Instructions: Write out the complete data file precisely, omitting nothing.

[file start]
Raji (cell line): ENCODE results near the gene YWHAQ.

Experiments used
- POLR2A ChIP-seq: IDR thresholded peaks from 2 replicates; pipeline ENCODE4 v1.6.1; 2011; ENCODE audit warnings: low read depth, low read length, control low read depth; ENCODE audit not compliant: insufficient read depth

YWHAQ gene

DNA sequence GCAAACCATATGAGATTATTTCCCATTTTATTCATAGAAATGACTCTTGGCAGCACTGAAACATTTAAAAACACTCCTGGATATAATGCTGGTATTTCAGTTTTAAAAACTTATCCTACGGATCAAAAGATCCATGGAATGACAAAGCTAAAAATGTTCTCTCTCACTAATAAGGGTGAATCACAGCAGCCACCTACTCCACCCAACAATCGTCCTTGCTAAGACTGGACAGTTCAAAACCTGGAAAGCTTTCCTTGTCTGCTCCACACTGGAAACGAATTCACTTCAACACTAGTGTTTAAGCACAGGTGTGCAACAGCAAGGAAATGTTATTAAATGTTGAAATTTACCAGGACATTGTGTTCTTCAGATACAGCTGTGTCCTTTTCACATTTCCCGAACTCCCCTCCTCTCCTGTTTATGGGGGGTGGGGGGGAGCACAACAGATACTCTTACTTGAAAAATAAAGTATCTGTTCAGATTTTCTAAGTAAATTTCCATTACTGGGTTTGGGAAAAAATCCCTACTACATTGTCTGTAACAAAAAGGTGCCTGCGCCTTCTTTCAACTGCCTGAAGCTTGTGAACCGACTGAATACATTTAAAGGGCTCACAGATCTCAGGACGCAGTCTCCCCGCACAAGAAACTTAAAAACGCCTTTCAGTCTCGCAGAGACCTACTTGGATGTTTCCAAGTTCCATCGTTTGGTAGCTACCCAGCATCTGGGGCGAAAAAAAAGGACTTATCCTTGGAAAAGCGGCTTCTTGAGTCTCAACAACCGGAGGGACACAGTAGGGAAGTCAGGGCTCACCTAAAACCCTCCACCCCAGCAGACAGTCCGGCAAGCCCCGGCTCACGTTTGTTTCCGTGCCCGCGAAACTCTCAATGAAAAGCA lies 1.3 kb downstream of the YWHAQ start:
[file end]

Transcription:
Raji (cell line): ENCODE results near the gene YWHAQ.

Experiments used
- POLR2A ChIP-seq: IDR thresholded peaks from 2 replicates; pipeline ENCODE4 v1.6.1; 2011; ENCODE audit warnings: low read depth, low read length, control low read depth; ENCODE audit not compliant: insufficient read depth

YWHAQ gene

DNA sequence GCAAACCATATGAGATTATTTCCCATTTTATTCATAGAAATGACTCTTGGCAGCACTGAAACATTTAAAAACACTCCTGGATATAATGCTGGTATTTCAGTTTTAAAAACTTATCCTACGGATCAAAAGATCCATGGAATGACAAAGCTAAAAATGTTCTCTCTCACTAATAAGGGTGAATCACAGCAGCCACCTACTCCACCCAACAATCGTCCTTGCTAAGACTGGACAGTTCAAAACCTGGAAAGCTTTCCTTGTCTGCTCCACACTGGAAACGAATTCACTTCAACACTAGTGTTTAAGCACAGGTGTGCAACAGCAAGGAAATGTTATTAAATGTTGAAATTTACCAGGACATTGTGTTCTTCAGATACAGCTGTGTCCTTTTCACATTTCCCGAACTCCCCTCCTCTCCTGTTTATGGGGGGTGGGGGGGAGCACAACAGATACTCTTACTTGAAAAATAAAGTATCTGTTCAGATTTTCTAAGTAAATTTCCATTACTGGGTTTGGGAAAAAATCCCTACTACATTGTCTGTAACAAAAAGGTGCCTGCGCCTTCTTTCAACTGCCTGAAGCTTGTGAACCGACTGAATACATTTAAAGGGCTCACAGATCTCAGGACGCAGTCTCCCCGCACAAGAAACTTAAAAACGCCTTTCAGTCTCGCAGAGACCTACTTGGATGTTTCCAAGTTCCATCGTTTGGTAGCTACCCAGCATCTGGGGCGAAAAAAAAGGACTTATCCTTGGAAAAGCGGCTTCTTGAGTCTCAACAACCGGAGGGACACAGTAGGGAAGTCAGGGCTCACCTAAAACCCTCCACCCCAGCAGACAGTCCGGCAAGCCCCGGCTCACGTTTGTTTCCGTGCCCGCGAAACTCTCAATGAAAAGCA lies 1.3 kb downstream of the YWHAQ start: